I wanted the chance to talk to him and explain why I was there today, but the meeting was starting and he had to go inside. The ward was having their Primary presentation, an annual event where the Sacrament meeting ~ the music and talks, etc ~ are provided by the children in the ward under twelve. It was a little surreal. There I was, waiting just outside the chapel area where the meeting was happening, knowing that I was there to end my membership, all the while listening the children sing about eternal families and sharing the Gospel, etc. One talk featured a story about (ironically my favourite of the presidents of the church) Spencer Kimball telling a man whose many children were all active in the church and had all married in the temple (a special thing in the LDS church, with eternal blessings attached to it) that his was the greatest success story he had ever heard. Part of me felt sad because I taught in Primary for so many years and I still miss the kids I taught last year. But another part of me was responding to the memorised quotes and talks and songs by reflecting on how young the kids start learning that these things are truths and wondering what Six was thinking as he listened. Maybe he still had his headphones on and missed it all.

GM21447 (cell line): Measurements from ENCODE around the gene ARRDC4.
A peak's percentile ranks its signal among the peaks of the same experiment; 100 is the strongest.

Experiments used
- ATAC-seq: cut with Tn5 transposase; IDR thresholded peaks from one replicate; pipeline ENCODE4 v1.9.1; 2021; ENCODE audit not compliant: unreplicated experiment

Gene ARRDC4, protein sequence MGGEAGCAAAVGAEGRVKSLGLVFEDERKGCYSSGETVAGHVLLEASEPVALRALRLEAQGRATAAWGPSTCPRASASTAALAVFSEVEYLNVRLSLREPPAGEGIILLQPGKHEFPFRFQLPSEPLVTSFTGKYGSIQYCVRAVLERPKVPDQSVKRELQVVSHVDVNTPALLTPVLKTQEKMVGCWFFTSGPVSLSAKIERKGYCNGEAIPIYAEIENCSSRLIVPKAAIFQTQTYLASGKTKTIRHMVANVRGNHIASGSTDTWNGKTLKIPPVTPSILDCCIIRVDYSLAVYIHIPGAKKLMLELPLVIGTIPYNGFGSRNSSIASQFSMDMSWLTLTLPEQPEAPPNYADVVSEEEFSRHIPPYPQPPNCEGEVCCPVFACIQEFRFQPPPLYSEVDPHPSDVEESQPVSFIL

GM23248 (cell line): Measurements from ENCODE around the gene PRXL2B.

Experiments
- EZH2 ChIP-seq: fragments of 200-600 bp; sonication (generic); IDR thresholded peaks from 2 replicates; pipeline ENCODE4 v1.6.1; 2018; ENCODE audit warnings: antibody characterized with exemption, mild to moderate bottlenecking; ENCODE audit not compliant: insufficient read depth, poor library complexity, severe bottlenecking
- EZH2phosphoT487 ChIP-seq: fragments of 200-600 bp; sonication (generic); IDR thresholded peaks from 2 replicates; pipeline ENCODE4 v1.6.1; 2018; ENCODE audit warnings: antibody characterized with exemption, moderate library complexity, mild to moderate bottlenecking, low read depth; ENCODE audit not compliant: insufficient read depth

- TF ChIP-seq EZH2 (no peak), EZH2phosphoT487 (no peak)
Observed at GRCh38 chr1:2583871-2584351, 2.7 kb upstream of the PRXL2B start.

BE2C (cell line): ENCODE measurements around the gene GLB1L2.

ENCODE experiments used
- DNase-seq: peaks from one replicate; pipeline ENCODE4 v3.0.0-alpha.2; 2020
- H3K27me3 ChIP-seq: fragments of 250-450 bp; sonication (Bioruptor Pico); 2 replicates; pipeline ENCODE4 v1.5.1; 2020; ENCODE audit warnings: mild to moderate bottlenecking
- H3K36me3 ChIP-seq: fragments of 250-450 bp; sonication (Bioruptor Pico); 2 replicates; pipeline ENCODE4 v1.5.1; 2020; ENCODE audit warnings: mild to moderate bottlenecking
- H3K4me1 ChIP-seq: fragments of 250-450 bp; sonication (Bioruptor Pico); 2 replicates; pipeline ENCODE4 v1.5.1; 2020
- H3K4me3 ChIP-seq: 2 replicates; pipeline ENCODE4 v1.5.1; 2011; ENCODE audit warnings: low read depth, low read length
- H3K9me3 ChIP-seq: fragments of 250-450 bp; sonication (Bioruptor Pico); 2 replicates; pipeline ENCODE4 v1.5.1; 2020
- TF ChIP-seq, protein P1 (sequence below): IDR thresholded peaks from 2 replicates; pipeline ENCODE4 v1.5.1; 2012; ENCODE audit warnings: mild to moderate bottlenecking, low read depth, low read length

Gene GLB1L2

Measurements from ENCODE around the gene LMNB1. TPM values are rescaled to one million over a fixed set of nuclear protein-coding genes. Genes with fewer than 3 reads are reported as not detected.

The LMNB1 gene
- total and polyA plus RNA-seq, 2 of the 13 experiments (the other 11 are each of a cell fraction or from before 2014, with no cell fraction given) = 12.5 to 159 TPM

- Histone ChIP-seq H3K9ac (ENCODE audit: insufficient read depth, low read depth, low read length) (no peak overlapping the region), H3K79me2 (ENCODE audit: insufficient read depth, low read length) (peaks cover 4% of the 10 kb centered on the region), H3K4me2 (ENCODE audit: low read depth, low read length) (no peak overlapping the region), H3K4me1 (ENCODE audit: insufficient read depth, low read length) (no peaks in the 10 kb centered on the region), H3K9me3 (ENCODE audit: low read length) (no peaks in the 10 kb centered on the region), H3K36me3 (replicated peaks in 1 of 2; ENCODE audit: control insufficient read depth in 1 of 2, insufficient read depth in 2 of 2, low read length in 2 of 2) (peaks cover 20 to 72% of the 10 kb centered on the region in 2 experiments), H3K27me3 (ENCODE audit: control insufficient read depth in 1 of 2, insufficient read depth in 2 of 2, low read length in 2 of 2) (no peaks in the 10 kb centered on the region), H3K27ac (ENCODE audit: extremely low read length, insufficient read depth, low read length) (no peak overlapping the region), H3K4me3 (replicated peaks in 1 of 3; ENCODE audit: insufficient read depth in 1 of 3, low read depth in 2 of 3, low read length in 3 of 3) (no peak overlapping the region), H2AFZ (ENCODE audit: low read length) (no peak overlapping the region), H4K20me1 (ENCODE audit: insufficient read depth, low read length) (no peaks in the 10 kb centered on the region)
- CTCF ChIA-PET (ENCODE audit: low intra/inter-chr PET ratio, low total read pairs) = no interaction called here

Finally the bishop was free. I explained why I was there, gave him my letter, and apologised for what I felt was probably an awkward meeting for him. I could tell he was holding in his emotions when he asked if this was a step I really wanted to take. I explained that I had made the decision over a long period of time and was sure it was what I wanted. I didn't explain much more, because I knew that everything I felt I needed to say was in the letter. Talking to him about it then would have put him on the spot; probably make him feel like he had to find the magic words that would fix my broken belief. He's a good guy; I didn't need to put him through that. He started to explain 'the process from here', but I stopped him to explain that actually the only part of the process that involved me was that they would send a letter later to confirm I was no longer considered a member and I was cool with that. Then I wished him and his family well and that was that.